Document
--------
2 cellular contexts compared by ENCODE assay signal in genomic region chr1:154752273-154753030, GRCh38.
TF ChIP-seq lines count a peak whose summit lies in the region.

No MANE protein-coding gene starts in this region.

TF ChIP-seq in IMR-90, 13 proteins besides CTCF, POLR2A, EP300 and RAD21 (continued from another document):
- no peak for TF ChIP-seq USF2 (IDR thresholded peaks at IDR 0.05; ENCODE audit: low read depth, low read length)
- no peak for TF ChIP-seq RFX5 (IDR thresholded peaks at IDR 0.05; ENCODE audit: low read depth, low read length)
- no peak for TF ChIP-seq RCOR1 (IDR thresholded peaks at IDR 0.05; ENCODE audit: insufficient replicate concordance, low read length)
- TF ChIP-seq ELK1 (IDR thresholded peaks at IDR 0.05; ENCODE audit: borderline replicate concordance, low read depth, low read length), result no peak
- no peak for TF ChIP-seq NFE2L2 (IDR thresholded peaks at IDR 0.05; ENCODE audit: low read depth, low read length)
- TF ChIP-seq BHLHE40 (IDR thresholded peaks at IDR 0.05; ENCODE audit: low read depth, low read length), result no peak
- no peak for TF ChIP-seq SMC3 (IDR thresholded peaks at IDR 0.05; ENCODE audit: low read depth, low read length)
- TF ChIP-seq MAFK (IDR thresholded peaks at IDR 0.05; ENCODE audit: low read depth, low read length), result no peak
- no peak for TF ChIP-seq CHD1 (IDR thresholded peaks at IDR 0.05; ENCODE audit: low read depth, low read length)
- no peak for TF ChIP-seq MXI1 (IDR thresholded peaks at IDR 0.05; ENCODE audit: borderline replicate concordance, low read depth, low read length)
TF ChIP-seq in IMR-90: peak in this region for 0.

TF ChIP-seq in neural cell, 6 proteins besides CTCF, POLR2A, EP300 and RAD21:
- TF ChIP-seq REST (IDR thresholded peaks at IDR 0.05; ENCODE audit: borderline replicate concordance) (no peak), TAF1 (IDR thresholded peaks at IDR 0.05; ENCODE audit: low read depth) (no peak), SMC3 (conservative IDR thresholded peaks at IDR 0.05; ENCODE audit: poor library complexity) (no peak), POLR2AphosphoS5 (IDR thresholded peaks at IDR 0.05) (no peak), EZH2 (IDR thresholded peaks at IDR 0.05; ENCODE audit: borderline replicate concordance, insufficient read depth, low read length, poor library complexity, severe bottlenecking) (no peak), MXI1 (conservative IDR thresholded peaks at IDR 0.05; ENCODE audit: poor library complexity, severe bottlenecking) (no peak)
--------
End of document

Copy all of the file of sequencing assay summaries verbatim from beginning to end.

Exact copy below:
2 cellular contexts compared by ENCODE assay signal in genomic region chr1:154752273-154753030, GRCh38.
TF ChIP-seq lines count a peak whose summit lies in the region.

No MANE protein-coding gene starts in this region.

TF ChIP-seq in IMR-90, 13 proteins besides CTCF, POLR2A, EP300 and RAD21 (continued from another document):
- no peak for TF ChIP-seq USF2 (IDR thresholded peaks at IDR 0.05; ENCODE audit: low read depth, low read length)
- no peak for TF ChIP-seq RFX5 (IDR thresholded peaks at IDR 0.05; ENCODE audit: low read depth, low read length)
- no peak for TF ChIP-seq RCOR1 (IDR thresholded peaks at IDR 0.05; ENCODE audit: insufficient replicate concordance, low read length)
- TF ChIP-seq ELK1 (IDR thresholded peaks at IDR 0.05; ENCODE audit: borderline replicate concordance, low read depth, low read length), result no peak
- no peak for TF ChIP-seq NFE2L2 (IDR thresholded peaks at IDR 0.05; ENCODE audit: low read depth, low read length)
- TF ChIP-seq BHLHE40 (IDR thresholded peaks at IDR 0.05; ENCODE audit: low read depth, low read length), result no peak
- no peak for TF ChIP-seq SMC3 (IDR thresholded peaks at IDR 0.05; ENCODE audit: low read depth, low read length)
- TF ChIP-seq MAFK (IDR thresholded peaks at IDR 0.05; ENCODE audit: low read depth, low read length), result no peak
- no peak for TF ChIP-seq CHD1 (IDR thresholded peaks at IDR 0.05; ENCODE audit: low read depth, low read length)
- no peak for TF ChIP-seq MXI1 (IDR thresholded peaks at IDR 0.05; ENCODE audit: borderline replicate concordance, low read depth, low read length)
TF ChIP-seq in IMR-90: peak in this region for 0.

TF ChIP-seq in neural cell, 6 proteins besides CTCF, POLR2A, EP300 and RAD21:
- TF ChIP-seq REST (IDR thresholded peaks at IDR 0.05; ENCODE audit: borderline replicate concordance) (no peak), TAF1 (IDR thresholded peaks at IDR 0.05; ENCODE audit: low read depth) (no peak), SMC3 (conservative IDR thresholded peaks at IDR 0.05; ENCODE audit: poor library complexity) (no peak), POLR2AphosphoS5 (IDR thresholded peaks at IDR 0.05) (no peak), EZH2 (IDR thresholded peaks at IDR 0.05; ENCODE audit: borderline replicate concordance, insufficient read depth, low read length, poor library complexity, severe bottlenecking) (no peak), MXI1 (conservative IDR thresholded peaks at IDR 0.05; ENCODE audit: poor library complexity, severe bottlenecking) (no peak)